Methods: This analysis examined the risk of entry into out-of-home care utilizing a sample of children experiencing their first referral to a child welfare system in the Pacific Northwest from 2003 to 2008. The analysis was conducted using a proportional hazards modeling approach examining competing risks of case closure vs. placement.
Results: The initial results of our analysis indicate key demographic covariates associated with increased risk of placement including status as an infant, African American, or female. Receipt of services was also associated with an increased risk of placement. Physical abuse and sexual abuse allegations were associated with decreased risk of placement while cases in which any allegation was founded or cases in which the referral was classified as “high risk” on intake were associated with over 100 percent increases in the rate of placement. Cases assigned to a work unit which had received a number of cases greater than nationally recommended caseload standards were associated with a decreased risk of placement.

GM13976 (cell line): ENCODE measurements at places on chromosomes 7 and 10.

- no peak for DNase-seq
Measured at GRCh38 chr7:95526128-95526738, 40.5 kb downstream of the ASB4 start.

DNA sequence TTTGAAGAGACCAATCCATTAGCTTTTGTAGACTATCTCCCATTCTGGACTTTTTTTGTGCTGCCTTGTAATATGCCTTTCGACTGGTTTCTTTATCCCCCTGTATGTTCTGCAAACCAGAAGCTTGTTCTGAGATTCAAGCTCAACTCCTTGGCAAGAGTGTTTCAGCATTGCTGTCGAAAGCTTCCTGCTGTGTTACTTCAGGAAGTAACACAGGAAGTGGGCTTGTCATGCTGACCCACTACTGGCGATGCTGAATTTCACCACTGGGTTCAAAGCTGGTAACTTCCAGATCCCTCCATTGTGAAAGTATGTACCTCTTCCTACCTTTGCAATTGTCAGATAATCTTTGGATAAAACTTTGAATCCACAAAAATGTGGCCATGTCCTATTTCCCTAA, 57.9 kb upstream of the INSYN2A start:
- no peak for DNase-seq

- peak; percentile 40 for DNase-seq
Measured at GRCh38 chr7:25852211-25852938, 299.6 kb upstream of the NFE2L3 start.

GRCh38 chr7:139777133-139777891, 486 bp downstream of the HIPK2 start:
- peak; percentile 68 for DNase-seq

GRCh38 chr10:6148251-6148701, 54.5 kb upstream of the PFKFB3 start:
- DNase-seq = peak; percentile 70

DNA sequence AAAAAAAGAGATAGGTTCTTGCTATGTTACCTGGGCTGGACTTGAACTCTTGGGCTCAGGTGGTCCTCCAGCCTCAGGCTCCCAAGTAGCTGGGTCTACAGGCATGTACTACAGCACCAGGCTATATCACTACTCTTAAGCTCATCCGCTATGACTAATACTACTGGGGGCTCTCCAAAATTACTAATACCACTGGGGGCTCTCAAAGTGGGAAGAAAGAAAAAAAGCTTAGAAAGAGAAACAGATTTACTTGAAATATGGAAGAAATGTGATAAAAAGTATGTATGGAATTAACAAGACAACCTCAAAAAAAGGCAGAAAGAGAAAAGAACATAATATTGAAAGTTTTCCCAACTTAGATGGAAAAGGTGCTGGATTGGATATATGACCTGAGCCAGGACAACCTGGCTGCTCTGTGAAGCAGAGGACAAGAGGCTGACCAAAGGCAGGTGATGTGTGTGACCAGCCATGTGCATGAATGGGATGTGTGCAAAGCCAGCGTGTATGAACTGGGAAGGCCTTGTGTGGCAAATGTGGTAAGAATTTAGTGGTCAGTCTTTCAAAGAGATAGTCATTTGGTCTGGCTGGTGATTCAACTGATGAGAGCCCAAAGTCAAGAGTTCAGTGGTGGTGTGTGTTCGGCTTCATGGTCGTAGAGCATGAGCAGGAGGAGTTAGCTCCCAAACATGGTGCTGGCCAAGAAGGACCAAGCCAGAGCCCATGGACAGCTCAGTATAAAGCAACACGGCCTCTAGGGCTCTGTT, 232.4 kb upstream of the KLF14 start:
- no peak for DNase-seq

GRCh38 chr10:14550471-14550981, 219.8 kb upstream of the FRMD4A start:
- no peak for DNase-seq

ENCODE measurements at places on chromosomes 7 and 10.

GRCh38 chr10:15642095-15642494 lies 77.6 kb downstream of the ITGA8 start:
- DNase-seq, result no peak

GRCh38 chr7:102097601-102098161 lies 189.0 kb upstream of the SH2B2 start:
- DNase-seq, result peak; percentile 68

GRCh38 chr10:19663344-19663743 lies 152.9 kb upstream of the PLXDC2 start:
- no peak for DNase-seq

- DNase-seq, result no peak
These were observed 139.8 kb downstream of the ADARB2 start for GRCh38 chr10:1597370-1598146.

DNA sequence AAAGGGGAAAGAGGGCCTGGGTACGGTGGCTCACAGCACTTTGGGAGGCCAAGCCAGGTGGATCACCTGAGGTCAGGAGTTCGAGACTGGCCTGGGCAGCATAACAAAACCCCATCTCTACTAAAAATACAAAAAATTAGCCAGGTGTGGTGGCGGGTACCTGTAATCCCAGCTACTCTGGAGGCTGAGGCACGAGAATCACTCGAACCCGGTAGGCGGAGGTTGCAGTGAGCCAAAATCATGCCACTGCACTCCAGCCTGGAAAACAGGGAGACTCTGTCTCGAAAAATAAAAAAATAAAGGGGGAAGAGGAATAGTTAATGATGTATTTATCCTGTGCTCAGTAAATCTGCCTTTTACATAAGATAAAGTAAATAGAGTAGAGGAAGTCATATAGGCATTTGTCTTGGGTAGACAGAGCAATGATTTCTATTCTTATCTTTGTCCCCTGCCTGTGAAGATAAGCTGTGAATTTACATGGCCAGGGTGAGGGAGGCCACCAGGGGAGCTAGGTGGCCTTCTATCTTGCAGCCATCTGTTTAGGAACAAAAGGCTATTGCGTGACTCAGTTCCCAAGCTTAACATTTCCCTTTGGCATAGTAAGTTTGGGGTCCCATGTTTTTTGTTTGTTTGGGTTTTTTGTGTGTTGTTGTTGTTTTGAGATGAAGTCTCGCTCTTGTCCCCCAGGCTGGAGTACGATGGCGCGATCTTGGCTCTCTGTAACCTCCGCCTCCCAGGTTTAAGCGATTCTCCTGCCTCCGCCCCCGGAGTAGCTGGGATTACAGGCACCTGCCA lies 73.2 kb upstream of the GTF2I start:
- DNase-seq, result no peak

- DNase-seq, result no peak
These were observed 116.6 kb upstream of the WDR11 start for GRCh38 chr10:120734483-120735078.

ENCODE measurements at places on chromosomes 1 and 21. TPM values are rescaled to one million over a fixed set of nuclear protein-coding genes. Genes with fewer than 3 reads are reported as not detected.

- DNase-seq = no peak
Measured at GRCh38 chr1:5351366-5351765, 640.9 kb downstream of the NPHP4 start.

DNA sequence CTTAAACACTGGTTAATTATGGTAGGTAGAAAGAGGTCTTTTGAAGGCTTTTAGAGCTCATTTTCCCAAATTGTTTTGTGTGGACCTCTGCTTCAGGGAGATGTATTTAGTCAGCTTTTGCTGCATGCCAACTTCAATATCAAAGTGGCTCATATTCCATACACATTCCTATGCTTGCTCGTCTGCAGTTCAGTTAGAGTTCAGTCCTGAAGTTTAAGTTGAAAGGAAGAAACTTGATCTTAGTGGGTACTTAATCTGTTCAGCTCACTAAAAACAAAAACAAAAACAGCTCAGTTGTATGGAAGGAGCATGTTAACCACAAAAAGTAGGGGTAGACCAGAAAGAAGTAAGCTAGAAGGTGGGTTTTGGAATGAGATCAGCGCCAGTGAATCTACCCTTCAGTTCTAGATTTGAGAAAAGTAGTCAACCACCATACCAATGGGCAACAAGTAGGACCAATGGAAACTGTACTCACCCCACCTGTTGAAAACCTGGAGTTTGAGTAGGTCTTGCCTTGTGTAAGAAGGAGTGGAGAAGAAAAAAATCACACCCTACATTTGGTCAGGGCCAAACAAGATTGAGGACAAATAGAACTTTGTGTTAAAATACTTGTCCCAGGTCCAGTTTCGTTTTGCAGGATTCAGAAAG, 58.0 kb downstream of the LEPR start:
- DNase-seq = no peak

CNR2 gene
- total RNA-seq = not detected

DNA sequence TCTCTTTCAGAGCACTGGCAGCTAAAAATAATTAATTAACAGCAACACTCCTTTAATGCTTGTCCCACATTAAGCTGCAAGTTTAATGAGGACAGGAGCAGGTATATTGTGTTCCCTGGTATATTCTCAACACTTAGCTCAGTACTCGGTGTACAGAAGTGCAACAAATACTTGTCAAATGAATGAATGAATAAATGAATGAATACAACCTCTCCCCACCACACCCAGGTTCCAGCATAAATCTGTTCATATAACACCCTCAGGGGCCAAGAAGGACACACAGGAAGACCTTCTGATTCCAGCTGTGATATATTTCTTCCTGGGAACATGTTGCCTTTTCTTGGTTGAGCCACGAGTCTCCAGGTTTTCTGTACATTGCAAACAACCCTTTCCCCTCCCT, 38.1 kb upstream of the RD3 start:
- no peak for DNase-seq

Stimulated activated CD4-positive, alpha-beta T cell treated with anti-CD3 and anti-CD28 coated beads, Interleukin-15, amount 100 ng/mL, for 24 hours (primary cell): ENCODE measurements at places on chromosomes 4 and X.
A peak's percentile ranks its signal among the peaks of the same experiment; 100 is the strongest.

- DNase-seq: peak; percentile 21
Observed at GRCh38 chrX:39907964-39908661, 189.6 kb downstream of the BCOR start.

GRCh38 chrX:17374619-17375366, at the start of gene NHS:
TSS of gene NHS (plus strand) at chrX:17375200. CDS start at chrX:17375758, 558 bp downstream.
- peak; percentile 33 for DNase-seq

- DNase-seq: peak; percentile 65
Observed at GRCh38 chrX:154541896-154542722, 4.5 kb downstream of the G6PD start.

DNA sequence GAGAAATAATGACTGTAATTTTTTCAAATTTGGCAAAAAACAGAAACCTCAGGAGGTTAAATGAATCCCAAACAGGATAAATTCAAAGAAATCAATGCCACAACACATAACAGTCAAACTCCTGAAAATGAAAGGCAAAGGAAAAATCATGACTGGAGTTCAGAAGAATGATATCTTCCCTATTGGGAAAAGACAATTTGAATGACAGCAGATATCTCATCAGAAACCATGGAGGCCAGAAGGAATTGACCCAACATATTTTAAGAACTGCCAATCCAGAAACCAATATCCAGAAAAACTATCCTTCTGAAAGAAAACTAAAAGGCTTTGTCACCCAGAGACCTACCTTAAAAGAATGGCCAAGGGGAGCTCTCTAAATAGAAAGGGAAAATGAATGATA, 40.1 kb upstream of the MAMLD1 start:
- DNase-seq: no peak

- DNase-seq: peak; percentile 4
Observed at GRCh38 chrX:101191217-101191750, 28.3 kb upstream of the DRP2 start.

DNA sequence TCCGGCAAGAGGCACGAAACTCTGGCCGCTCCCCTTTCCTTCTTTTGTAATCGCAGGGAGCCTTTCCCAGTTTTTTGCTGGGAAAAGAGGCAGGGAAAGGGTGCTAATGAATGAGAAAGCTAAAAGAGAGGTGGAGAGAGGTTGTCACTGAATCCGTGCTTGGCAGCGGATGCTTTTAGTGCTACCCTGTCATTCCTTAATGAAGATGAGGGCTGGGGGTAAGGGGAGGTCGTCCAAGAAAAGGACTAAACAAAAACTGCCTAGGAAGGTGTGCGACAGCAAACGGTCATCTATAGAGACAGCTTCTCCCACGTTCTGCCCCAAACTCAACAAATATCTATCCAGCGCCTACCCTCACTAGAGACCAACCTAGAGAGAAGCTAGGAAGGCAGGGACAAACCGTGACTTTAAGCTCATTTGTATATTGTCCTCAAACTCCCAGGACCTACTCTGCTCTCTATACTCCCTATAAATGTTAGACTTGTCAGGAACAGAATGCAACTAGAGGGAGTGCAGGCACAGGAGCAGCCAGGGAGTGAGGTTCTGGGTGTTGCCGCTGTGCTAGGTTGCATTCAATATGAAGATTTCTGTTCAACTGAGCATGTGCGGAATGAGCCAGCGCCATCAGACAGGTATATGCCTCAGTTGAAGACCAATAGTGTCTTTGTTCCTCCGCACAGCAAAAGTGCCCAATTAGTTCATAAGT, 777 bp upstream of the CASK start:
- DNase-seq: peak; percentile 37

Conclusions and Implications: The associations between risk of placement and the identified demographic variables largely match patterns which would be expected based on previous research. With regard to features of the referral, the findings presented here suggest that having a founded allegation remains an important predictor of placement in out of home care; at least for first referrals. The increased risk of placement associated with the receipt of services (i.e. the creation of a voluntary service plan) raises questions regarding the extent to which such services truly promote family preservation. Finally, the decreased risk of placement associated with high case assignments in the calendar week of the referral could provide important insight into caseload dynamics. Findings will be discussed in terms of implications for organizational management and practice. Additional discussion will center on the relative benefit of various techniques available for analyzing outcomes of referrals to the child welfare system.